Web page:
Full disclosure: To retain his sanity, Will Pruett watches the 90 minute edit of Raw on Hulu. He has no regrets.
In acting, you learn something early and come back to it often. The core of any dramatic work are the objectives of the protagonist and the antagonist. Often, these core objectives are opposing. They are deeply motivated by who the characters are and what they do. They are the wants central to their beings. Good actors create good objectives for their characters. Throughout a story, characters try different tactics to achieve their objectives.
Watching Raw, I was reminded of this, but not for good reasons. I was reminded of this as Vince McMahon and Stephanie McMahon attempted to stack the deck against Roman Reigns. It struck me: I have no idea why they don’t Roman to be WWE Champion.
Vince McMahon doesn’t seem to like Roman Reigns, but I am unsure of why. What did Roman do to Vince? Why isn’t Roman an approvable face of the company? WWE has never actually given us a true motivation for The Authority to dislike Roman Reigns.
They seem to dislike Roman simply because he is a protagonist in this universe. While WWE has elevated the McMahon family to super villain status, the best super villains tend to be the most motivated. They aren’t caricatures of villainy. They’re people with understandable motivations, only those motivations have been achieved the wrong way.
Disliking Roman Reigns simply because he might be the protagonist is WWE is a job for the fans, not for the authority figures. Authority figures like this inherently break the universe. I know Steve Austin vs. Vince McMahon was an amazing and compelling feud, but WWE has tried recreating it about 100 times since then. It has almost always failed. It has never lived up to the original feud. Attempting, over the last 17 years, to recreate something that only worked once is an insane idea. It’s also exactly what WWE has done.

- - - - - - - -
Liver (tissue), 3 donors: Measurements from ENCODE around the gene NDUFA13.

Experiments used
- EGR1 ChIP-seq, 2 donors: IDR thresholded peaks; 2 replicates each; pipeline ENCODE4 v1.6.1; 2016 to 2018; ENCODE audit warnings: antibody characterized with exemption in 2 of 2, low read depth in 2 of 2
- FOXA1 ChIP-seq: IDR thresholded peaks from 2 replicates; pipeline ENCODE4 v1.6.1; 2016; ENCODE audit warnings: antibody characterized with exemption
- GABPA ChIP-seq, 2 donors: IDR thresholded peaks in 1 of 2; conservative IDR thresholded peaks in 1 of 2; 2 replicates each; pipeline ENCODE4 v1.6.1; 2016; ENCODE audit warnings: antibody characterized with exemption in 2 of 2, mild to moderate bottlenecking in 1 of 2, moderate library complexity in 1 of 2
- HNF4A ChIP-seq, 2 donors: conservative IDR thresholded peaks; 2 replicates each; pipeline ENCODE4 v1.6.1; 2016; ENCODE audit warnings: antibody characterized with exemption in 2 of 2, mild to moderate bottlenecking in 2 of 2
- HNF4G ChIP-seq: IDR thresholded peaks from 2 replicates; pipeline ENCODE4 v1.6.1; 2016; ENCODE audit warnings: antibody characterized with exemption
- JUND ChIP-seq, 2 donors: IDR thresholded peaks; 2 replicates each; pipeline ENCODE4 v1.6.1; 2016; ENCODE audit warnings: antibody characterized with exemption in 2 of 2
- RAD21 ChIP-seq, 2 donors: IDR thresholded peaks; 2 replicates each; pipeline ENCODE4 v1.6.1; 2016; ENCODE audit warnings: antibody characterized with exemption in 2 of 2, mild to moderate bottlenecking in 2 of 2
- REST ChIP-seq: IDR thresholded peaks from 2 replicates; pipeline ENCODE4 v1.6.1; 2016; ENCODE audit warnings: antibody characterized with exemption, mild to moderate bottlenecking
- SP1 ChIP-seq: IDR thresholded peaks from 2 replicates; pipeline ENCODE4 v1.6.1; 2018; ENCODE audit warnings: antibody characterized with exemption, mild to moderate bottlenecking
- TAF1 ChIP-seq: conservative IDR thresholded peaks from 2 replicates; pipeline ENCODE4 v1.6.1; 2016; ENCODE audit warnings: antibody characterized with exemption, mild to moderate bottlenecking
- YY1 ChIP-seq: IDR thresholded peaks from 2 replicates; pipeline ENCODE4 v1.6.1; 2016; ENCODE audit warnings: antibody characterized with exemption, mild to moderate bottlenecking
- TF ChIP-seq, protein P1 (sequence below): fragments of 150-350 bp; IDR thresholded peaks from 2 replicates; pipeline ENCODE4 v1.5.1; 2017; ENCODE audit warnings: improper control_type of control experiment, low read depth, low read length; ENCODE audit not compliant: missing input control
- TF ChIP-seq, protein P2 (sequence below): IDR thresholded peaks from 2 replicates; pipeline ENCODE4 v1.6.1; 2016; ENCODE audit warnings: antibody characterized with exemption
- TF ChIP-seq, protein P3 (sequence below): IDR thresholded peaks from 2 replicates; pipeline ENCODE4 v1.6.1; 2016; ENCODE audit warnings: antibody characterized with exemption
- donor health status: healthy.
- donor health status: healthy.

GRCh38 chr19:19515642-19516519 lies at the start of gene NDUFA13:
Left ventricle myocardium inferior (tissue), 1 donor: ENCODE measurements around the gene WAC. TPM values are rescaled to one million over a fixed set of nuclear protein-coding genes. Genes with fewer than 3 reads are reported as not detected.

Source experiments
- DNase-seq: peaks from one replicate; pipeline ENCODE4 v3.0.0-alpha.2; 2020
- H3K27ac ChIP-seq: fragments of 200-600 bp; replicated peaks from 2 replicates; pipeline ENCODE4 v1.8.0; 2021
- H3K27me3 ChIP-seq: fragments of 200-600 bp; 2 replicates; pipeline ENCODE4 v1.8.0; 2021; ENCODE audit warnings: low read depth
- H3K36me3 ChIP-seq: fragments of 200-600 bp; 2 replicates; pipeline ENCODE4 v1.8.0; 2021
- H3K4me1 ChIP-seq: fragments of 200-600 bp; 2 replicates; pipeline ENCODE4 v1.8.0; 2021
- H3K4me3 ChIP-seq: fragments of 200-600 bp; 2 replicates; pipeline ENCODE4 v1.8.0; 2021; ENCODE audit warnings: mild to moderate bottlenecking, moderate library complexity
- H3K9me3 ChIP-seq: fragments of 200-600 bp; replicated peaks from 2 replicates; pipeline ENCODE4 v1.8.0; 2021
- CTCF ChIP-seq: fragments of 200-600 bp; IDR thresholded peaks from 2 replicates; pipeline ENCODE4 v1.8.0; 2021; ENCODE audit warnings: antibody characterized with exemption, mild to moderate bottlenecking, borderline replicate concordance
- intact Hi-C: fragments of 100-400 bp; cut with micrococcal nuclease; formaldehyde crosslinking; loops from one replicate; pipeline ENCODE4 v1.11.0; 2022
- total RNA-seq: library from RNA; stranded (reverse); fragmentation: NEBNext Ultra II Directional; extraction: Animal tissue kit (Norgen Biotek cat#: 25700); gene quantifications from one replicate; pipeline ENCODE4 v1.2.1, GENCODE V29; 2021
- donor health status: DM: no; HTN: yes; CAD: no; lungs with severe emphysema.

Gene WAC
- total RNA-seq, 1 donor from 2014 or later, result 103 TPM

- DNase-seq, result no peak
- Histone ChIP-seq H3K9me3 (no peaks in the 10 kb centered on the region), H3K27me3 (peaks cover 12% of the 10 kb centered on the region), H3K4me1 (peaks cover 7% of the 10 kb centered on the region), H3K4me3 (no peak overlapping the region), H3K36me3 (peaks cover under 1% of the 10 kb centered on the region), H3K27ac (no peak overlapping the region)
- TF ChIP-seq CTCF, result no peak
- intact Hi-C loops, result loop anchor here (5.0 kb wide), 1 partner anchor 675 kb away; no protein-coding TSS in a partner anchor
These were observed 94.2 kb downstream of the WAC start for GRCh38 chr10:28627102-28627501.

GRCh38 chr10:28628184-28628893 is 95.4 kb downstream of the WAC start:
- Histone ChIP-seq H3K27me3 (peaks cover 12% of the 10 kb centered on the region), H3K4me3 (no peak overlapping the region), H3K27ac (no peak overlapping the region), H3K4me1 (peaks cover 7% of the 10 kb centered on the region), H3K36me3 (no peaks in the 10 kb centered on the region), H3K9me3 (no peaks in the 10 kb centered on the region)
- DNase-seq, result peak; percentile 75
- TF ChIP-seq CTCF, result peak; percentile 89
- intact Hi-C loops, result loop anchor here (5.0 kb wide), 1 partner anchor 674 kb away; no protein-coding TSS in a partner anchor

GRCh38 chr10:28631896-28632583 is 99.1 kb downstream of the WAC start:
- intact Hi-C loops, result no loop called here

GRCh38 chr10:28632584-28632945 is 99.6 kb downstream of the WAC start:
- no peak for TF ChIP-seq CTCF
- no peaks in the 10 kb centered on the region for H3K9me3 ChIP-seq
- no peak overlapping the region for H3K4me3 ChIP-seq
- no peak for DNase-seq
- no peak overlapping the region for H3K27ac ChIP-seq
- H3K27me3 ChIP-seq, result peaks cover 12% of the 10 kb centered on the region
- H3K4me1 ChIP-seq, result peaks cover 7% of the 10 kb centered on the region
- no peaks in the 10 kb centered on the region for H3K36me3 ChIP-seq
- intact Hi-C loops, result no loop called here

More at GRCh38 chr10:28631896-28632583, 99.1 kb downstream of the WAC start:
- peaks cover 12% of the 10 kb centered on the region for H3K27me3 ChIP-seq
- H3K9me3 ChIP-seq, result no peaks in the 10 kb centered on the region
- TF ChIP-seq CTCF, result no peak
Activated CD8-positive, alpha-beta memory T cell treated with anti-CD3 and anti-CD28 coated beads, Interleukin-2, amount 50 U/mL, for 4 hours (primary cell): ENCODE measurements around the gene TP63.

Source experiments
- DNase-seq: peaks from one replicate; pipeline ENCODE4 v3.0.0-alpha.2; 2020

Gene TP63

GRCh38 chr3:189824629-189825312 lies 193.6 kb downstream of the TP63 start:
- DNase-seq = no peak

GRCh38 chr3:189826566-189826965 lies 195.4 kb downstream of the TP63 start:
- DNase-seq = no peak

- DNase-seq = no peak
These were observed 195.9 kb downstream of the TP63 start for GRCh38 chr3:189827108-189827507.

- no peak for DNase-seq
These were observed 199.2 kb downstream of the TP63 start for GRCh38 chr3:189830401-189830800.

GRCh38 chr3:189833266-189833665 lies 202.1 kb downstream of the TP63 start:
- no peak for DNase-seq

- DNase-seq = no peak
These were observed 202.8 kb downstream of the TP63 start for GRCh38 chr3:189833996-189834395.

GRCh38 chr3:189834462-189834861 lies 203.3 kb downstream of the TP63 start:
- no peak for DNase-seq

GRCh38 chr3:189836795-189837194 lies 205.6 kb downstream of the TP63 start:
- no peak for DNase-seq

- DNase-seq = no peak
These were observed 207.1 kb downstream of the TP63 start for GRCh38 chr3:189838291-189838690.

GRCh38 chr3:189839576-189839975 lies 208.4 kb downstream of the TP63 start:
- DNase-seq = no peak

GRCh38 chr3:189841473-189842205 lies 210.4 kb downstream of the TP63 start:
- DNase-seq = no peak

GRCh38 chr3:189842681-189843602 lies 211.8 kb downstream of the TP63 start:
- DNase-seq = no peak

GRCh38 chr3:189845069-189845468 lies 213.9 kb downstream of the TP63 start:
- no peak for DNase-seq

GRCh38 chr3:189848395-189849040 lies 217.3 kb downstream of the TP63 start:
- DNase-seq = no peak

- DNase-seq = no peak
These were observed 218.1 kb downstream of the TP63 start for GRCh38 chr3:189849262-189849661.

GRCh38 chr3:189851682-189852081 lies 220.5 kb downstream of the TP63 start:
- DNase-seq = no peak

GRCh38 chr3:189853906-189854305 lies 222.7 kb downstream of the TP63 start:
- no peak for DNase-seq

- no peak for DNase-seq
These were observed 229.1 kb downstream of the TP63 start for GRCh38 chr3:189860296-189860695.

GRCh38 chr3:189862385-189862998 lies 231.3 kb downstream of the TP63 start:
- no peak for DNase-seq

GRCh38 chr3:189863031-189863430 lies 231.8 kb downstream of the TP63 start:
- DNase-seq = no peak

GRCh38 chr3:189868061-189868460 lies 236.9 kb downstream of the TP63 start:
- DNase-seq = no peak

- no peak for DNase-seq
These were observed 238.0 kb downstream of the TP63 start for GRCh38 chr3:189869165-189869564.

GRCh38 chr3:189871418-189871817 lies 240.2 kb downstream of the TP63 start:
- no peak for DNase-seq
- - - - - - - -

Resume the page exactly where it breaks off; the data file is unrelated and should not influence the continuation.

The WWE storytelling universe is broken. I said it after Survivor Series and it remains true today. Raw demonstrated just how fractured this universe is. Reigns is fighting against The Authority, but The Authority only exists as a plot device. They’re solely around for fans to dislike them. They’re solely around to make Roman’s life seem more difficult.
While it’s often used as a cliche to describe high maintenance actors, WWE needs to look at every character and ask “What’s their motivation?” Who are they supposed to be? Before WWE can answer this about everyone from Vince McMahon to Heath Slater, they will lack the core of a compelling universe.
And now for some random thoughts:
– The surprise of the night (and the best part of the night) was Kalisto defeating Alberto Del Rio to win the United States Championship. Del Rio and Kalisto finally had the good match they couldn’t muster in the WWE Championship semi-finals. Kalisto emerged as a great hero in one short night. It was an upset echoing the 1-2-3 Kid upset of Razor Ramon in the best way.